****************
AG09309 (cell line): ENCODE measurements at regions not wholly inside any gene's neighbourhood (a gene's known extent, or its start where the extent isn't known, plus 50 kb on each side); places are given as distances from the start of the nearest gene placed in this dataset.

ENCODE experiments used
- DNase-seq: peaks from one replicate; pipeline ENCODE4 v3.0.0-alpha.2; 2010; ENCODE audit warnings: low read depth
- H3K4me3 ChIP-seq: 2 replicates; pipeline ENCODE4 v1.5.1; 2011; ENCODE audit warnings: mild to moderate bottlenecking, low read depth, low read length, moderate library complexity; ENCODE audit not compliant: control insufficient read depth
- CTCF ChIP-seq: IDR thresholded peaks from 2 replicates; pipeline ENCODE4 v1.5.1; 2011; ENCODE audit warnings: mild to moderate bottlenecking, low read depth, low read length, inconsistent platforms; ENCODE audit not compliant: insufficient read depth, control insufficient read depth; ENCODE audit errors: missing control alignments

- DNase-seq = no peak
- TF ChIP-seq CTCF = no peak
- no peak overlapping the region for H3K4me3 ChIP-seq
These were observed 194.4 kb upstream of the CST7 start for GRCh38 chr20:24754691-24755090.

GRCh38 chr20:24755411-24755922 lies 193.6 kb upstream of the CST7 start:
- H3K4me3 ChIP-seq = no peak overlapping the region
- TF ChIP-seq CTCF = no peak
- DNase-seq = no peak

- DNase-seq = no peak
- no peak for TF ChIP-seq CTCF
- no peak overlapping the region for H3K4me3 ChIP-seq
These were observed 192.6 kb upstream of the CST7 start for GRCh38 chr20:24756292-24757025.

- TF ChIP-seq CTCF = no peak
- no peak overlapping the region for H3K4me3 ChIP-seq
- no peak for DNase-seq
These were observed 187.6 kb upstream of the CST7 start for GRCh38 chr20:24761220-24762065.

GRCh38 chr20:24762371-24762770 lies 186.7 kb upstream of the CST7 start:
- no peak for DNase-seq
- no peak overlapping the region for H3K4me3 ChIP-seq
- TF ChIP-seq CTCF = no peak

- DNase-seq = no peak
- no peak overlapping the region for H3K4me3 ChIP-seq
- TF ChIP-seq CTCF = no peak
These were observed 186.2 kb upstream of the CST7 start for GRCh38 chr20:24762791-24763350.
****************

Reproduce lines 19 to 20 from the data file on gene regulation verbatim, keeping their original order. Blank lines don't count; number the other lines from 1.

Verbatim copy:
- no peak overlapping the region for H3K4me3 ChIP-seq
- no peak for DNase-seq